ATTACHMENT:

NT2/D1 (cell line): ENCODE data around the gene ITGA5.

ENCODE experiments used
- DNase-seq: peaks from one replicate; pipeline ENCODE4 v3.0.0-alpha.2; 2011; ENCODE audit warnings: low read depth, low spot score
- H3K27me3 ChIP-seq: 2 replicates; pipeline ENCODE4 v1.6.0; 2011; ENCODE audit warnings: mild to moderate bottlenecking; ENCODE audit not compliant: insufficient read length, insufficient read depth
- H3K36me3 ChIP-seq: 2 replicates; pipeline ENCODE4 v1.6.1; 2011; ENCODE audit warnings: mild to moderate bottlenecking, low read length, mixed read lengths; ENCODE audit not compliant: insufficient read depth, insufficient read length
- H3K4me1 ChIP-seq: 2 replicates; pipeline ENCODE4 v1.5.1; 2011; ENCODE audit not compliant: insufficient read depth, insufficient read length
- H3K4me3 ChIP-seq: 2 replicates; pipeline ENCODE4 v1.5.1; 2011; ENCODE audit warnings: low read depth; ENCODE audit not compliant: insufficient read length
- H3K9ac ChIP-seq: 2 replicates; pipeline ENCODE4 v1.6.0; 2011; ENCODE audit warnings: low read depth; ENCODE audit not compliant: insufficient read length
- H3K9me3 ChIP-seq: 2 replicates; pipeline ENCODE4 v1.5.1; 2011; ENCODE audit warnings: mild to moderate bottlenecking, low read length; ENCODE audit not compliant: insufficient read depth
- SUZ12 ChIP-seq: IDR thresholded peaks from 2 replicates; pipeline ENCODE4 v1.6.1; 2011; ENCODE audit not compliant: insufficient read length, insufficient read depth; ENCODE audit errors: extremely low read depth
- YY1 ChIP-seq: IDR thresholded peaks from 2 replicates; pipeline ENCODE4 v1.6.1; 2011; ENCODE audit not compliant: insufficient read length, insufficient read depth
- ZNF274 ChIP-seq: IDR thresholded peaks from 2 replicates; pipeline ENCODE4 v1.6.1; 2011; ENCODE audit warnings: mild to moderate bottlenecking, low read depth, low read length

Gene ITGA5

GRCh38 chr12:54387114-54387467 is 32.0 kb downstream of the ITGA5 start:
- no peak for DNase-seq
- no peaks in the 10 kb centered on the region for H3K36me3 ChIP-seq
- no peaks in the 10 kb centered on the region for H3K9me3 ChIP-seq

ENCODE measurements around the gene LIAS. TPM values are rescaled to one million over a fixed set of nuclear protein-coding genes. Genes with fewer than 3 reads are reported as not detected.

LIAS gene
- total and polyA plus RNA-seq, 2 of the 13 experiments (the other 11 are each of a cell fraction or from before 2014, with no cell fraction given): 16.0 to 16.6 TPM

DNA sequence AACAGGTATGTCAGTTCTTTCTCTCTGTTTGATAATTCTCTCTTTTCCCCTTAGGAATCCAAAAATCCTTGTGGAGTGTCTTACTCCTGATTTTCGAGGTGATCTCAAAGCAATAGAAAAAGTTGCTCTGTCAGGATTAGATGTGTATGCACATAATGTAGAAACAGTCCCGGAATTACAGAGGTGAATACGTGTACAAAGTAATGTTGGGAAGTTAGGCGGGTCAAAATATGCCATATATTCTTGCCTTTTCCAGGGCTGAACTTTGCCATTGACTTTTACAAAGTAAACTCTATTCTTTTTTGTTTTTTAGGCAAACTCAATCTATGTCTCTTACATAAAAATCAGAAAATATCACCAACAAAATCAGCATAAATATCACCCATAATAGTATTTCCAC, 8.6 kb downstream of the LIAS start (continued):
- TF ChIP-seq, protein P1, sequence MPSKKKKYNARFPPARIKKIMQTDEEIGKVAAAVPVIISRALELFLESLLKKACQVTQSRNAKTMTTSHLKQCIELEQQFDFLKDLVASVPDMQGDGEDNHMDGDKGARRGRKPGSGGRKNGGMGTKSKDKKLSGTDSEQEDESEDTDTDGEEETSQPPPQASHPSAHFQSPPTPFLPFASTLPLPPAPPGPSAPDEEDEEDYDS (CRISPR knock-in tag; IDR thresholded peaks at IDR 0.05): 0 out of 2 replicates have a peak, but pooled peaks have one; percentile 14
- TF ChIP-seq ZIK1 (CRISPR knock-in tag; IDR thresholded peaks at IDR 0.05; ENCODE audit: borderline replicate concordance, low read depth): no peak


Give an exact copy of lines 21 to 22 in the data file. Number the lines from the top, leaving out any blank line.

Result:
DNA sequence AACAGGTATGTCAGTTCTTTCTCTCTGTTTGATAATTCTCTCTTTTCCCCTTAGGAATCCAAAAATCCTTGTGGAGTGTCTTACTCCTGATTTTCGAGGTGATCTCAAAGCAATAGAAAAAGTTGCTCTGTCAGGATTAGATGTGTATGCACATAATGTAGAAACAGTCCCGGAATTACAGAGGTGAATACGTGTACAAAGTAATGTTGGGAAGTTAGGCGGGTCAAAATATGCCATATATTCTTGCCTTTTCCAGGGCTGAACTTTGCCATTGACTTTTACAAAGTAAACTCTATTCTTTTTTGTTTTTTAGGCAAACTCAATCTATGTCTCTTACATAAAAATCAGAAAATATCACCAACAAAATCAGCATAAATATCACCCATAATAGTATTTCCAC, 8.6 kb downstream of the LIAS start (continued):
- TF ChIP-seq, protein P1, sequence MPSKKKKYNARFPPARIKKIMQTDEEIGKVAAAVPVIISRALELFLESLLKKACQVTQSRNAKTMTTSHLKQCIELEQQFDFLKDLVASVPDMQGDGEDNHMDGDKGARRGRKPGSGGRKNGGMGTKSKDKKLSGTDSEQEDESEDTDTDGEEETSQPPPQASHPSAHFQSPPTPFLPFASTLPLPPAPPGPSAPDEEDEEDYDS (CRISPR knock-in tag; IDR thresholded peaks at IDR 0.05): 0 out of 2 replicates have a peak, but pooled peaks have one; percentile 14